On that note, the vestry and I are hopeful of reopening the red doors again soon. In the meantime, your wardens, Patrick Andersen and Terry Speiker, with design help from Terry Wertheim, have been busy creating a fresh and functional base for my family and me in the old St. Peter’s rectory. Without the East Bay commute, I envision an expansion of my ministry, to include an increase in worship and educational offerings. From our pilgrimage worship at Taize and with the Community of Jerusalem, I am inspired to add to our liturgies in ways that transport us to an encounter with the holy in old/new ways. I look forward to opening a conversation with you about what God is calling us to offer to all in our community who are in need of solace and strength.

The new rectory will also bring a revival of House Church, the young adults group. We plan to meet every Sunday evening for a simple liturgy, time of sharing and supper, from 5-7pm. All are welcome between the ages of 21-35. Stayed tuned also for an invitation from the wardens, for everyone, of all ages, to visit the rectory, prior to our moving in. We will bless the house and celebrate the amazing work overseen by the Speiker-Brumfields, and the Andersens to rehabilitate and repurpose the house. You can also expect an invitation around Christmastime to share some holiday cheer with the Cunningham family in our new home.

I am so very grateful to everyone who has expressed their love, appreciation and excitement about our mutual ministry at Trinity St. Peter’s. I speak for David and the girls also, in thanking you for your loving kindness. You are a very special group of people and it is our honor to continue to live and ministry among you. 

Rebirthing God... what can we learn from Celtic Christianity??

Christ as the Light of the world is reflected in all Creation. JP Newell writes, " We are invited to pay attention, to see the Light that is at the heart of this moment and every moment, to know that we are full of Light, and can shine."  Poet Mary Oliver says we are to love the Light, and keep giving ourselves to it:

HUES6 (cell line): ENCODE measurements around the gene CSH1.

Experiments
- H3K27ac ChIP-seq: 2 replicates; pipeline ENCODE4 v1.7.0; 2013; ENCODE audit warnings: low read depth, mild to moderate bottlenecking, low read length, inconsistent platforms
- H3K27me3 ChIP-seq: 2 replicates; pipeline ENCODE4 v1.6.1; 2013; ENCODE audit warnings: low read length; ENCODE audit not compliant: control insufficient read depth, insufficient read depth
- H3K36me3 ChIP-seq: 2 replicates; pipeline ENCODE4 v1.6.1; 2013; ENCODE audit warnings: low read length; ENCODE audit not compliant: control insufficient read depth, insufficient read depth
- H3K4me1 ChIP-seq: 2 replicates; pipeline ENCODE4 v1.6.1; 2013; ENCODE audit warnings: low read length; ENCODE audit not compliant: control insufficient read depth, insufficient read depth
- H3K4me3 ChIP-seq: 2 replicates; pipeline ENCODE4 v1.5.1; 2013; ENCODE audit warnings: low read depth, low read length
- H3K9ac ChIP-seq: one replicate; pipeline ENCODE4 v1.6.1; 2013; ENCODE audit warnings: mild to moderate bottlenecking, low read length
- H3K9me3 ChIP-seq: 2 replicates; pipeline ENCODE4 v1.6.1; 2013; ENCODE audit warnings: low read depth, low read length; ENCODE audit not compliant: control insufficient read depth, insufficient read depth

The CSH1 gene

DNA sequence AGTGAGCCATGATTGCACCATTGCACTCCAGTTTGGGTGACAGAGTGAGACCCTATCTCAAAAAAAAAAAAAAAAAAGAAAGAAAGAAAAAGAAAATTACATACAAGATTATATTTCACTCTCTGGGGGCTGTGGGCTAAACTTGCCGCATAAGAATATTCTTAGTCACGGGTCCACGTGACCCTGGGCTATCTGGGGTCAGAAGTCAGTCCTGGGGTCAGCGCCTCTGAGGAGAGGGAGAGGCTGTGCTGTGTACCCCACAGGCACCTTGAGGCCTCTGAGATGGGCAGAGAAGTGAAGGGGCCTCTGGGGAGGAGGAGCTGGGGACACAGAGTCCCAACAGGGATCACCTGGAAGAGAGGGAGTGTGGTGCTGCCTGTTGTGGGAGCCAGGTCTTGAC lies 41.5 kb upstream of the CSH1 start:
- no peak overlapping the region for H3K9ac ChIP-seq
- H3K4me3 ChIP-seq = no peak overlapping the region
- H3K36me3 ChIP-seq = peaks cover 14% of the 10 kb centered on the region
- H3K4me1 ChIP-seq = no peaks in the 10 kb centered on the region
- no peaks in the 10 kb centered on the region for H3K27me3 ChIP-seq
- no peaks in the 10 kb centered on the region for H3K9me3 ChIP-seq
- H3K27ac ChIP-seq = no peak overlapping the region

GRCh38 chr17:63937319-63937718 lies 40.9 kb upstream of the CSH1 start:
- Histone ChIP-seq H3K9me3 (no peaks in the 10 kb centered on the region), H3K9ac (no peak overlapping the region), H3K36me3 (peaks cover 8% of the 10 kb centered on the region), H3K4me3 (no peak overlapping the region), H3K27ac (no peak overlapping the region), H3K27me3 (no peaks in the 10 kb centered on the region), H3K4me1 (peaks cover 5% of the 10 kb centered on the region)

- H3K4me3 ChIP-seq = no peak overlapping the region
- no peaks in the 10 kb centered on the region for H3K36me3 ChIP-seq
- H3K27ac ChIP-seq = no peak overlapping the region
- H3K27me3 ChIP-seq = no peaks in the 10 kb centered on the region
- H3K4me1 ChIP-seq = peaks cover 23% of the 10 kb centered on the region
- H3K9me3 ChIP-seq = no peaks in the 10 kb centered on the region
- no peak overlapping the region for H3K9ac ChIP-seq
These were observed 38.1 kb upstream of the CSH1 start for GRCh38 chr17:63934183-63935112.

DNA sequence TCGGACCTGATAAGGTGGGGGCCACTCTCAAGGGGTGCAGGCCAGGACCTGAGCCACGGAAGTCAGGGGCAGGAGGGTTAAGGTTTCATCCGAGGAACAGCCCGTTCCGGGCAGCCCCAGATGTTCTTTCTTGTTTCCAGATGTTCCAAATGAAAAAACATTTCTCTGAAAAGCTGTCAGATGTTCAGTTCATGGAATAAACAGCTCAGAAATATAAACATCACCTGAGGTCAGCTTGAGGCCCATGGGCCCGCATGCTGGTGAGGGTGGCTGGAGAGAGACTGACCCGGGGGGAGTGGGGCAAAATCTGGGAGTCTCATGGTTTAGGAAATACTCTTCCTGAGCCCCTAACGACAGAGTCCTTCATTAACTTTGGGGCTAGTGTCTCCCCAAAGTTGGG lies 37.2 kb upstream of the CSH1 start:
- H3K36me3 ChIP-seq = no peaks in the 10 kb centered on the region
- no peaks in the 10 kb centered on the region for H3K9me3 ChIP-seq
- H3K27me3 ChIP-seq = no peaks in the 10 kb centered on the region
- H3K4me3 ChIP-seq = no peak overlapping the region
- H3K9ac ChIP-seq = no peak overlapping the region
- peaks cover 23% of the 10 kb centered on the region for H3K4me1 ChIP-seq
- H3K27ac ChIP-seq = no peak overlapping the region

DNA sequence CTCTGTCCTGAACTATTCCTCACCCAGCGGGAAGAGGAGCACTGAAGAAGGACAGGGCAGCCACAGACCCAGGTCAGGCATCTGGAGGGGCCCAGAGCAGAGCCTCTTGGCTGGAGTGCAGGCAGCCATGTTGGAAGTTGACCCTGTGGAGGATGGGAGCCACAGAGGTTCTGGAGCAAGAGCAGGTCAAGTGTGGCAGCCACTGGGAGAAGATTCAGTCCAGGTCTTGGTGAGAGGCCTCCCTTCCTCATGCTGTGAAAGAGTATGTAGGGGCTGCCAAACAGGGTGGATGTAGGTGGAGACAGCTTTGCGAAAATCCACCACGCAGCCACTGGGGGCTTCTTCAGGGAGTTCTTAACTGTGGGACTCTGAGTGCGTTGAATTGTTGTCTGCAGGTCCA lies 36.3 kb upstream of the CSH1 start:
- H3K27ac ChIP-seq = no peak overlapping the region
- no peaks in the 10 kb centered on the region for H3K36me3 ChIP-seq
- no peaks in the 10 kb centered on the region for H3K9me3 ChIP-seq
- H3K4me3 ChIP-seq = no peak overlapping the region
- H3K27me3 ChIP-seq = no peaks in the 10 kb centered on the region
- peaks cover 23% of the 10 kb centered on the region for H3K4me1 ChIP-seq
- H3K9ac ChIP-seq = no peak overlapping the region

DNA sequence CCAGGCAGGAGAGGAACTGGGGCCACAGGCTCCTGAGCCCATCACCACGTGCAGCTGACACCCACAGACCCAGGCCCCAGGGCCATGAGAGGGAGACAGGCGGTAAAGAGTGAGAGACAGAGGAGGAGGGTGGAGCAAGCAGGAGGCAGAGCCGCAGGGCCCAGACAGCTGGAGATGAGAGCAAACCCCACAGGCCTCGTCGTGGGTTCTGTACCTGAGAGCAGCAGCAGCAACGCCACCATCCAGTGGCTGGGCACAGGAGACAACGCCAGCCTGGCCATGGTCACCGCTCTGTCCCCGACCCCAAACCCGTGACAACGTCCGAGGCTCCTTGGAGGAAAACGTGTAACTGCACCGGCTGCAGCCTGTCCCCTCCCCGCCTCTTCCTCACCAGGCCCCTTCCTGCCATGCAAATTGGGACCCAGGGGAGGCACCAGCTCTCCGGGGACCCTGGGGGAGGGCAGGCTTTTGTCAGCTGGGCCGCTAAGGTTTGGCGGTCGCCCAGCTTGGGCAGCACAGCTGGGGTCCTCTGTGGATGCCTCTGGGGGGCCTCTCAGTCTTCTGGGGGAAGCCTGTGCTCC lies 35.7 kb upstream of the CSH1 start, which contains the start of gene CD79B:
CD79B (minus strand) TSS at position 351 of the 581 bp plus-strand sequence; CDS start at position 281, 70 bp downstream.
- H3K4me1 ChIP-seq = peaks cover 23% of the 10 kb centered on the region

When it's over, I want to say: all my life

I was a bride married to amazement. 

I was the bridegroom, taking the world into my arms. 

I don't want to end up simply having visited this world. 

(Rebirthing God: Christianity's Struggle for New Beginnings) 

I invite you to observe a Holy Lent....

I read these words from the prayer book on Ash Wednesday at the Next Door Shelter on Polk Street and I repeat them here to invite you to enter a time of self-reflection in the forty days leading up to Easter. In this age of interminable access through electronic communication, are you able to unplug for a few minutes each day to reconnect with God and with yourself? The Christian walk is all about training the heart to follow Jesus' example and teaching. But we don't have to go it alone. Check in with God on a daily basis and surrender your life to God's will. This is all that is required for transformation to occur. 

Perhaps you have a morning ritual that you practice before you start your day. Some of my favorite Lenten companions for a quiet morning reflection are Martin Smith's "A Season for the Spirit: Readings for the Days of Lent," "Lent and Easter Wisdom from Henri J. M. Nouwen," and "Wondrous Encounters, Scriptures for Lent," by Richard Rohr. A new favorite resource of mine is the "Pray As You Go" app for smartphones. Each day there is sacred music, a Scripture reading, and a guided reflection on the passage. 

Here at Trinity†St. Peter's we are reading a book for Lent that challenges us to move our attention away from the shifting sands of traditional mainline Christianity to embrace a new vision. "The Rebirthing of God: Christianity's Struggles for New Beginnings," by John Philip Newell is rooted in ancient Celtic Christianity yet it addresses realities that are immediate to us. In particular, care and advocacy for the environment and our relationship with the multiplicity of faith traditions in our globalized society are addressed. The Celtic love of the natural world and prioritizing of praxis above dogma lead us to new insights that can help us to find God in confusing times. 

---Faithfully, Pastor Trish+